Gamma delta T cells are a subset of T cells that promote the inflammatory responses and are an essential component of the immune system. Although gamma delta (γδ) T cells only comprise approximately 5% of all T cells circulating in peripheral blood, they play an important role in fighting cancer. A recent study published in OncoImmunology revealed that the amount of gamma delta T cells that infiltrate a tumor was the best predictor of a favorable outcome for certain types of cancer patients.
Despite the critical role gamma delta T cells play in immunity, researchers do not fully understand the mechanisms that cause proinflammatory functions. Ongoing research involving gamma delta T cells indicates that these cells may hold the key to effective cell therapies that target solid tumors.
Unlike alpha beta T cells, gamma delta T cells do not require donor compatibility to recognize the target cancer antigen. This feature makes gamma delta T cells ideal for off-the-shelf CAR-T therapies that are derived from donors instead of from the patient. An allogeneic approach involving gamma delta T cells could result in a more accessible, effective and affordable immunotherapy for patients.
What Are Gamma Delta T Cells?
The primary T cell type used for CAR-T cell therapies are alpha beta T cells. These conventional T cells are dependent on major histocompatibility complex (MHC)-antigen presentation and display limited targeting of solid tumor cells.
Another T cell type, unconventional, or gamma delta T cells, express a unique T-cell receptor comprised of gamma and delta glycoprotein chains. Unlike alpha beta T cells, the gamma delta T cells are in much lower abundance in the body.
What also makes gamma delta T cells unique is that they can target tumor cells without the need for MHC-antigen presentation. Therefore, they can target cells through a cytotoxic mechanism or by activating other immune cells.
Advantages of Using Gamma Delta T Cells in Immunotherapies
Immunotherapies based on T cells, especially CAR-T cells, have shifted the paradigm in how we treat cancer. These genetically-modified T cells have shown remarkable remission rates in patients with hematological cancers, particularly those who do not respond favorably to conventional treatments. However, the CAR-T cell approach is known for the risk of very serious side effects, limited ability to target solid tumors and scalability challenges.
Current and emerging CAR-T therapies are based on alpha beta T cells, which may be a source of the aforementioned limitations. Gamma delta T cells, on the other hand, are part of body’s innate immune response, which constitutes the first and faster line of defense of the immune system.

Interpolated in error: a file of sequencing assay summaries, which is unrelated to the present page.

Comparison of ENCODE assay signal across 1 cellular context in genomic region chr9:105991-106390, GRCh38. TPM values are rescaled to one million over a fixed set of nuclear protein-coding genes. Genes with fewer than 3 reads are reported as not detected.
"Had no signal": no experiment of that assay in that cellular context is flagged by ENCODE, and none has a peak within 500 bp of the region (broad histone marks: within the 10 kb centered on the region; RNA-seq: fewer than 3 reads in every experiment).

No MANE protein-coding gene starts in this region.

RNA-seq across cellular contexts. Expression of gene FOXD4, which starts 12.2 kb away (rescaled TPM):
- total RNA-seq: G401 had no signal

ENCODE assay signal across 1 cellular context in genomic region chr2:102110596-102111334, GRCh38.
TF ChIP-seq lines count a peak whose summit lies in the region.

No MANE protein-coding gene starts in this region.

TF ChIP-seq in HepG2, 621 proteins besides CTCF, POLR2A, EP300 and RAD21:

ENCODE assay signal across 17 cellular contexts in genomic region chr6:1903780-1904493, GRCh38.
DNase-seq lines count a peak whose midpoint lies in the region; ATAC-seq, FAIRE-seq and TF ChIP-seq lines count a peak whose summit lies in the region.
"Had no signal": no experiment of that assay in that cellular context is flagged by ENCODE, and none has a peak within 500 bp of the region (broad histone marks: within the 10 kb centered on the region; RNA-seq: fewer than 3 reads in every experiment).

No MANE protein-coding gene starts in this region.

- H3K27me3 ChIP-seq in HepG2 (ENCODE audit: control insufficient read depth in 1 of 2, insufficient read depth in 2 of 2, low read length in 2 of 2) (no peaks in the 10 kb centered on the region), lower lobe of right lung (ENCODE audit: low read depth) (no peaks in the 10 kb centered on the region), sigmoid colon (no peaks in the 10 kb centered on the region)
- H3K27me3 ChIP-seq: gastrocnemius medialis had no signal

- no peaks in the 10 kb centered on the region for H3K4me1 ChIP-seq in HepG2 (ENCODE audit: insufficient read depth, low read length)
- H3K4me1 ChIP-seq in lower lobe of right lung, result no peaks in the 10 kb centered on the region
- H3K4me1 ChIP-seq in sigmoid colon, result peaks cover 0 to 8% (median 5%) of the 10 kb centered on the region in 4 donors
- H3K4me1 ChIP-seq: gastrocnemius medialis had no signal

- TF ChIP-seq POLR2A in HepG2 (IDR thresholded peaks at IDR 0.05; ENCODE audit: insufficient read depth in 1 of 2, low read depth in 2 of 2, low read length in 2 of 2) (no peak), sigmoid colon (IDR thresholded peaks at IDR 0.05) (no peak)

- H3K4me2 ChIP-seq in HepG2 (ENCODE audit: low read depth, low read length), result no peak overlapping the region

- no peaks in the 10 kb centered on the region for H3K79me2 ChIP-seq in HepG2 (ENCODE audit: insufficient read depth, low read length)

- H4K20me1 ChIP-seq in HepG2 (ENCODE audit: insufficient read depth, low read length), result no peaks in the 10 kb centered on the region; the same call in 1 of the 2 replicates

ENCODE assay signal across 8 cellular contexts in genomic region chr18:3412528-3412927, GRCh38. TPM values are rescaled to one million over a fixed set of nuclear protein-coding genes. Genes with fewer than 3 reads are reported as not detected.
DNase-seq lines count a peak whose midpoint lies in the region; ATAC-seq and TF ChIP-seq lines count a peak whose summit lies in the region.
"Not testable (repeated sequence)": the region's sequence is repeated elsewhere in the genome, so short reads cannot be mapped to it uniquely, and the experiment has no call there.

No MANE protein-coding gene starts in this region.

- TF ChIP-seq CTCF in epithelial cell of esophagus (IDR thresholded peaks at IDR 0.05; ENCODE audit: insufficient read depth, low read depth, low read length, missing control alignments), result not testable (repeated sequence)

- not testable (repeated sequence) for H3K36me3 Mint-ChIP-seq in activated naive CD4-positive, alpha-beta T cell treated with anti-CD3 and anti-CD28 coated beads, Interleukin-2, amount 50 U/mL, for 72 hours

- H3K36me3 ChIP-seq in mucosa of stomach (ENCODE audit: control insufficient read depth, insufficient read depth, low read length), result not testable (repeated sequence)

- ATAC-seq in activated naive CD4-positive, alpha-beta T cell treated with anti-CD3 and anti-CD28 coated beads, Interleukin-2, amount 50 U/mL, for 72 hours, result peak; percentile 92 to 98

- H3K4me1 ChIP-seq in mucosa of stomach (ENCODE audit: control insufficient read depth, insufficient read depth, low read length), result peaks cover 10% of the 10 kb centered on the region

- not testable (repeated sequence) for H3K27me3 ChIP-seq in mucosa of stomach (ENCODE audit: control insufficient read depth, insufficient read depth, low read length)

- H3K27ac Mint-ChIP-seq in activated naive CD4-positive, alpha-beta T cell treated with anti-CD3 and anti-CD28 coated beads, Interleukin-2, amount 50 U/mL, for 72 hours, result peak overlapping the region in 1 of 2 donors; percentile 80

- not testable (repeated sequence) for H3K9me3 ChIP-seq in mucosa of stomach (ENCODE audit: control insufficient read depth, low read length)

The lack of dependence on MHC-antigen presentation makes gamma delta T cells promising tools for the development of allogenic therapies that have a low risk of graft-versus-host disease.
Additionally, gamma delta T cells possess characteristics of both the innate and adaptive immune systems and express a number of receptors that are also found on natural killer cells that have enhanced recognition of tumor cells.
The unique characteristics of gamma delta T cells form the basis of current research in the development of immunotherapies, particularly those focusing on subtypes that infiltrate solid tumors (e.g., Vgamma1 and Vgamma2).
For example, results of research investigating gamma delta T-cell levels in patients with bladder cancer showed that high intratumor gamma delta T-cell proportions (possibly due to Vgamma2 T cells) were associated with better patient survival outcomes, suggesting that Vgamma2 T cells may have an important role in tumor control.
Research on Therapeutic Applications
Understanding the biology of gamma delta T cells may also unlock information that can be harnessed to develop treatments for cancer and cardiovascular disease, the leading causes of death worldwide.
Given the inherent advantages of gamma delta T cells in targeting tumors, several therapeutic approaches (both allogeneic and autologous) have been developed to treat cancer. All of these therapies are currently in pre-clinical or clinical trial stages of development.
Since gamma delta T cells recognize tumor cells independently of HLA antigen presentation, allogeneic (or donor-derived) T-cells have proven to be relatively effective at triggering antitumor immunity with low risk of graft-versus-host disease (GvHD).
In addition to allogenic gamma delta T cell therapies, researchers have studied autologous approaches by incorporating the tumor-targeting mechanism of CAR-T technology with gamma delta T cells. Initial results from these targeted approaches (e.g., Vgamma1 and Vgamma2 studies described above) show great promise and confirm the safety of gamma delta T-cell-based strategies.
Information gathered from studies examining the relationships of immune cell subsets with cardiac function suggests that immunomodulatory treatment approaches may help prevent heart failure in those at risk.
A study measuring peripheral immune cell subsets was conducted in patients with atherosclerosis, and the association of the subsets with left ventricular global circumferential strain (a measure of left ventricular dysfunction) was determined.
The researchers found that the presence of higher proportions of gamma delta T cells was associated with a worse measure of left ventricular global circumferential strain. This insight may help in identifying targets for the developing immunomodulatory therapies to prevent heart failure in high-risk patient populations.
Gamma delta T-cell–based therapies can represent suitable, effective approaches to treat diverse disease states while minimizing serious adverse events. In the near future, results obtained from ongoing clinical trials will determine whether the potential of gamma delta T cells will be translated into clinical benefit.
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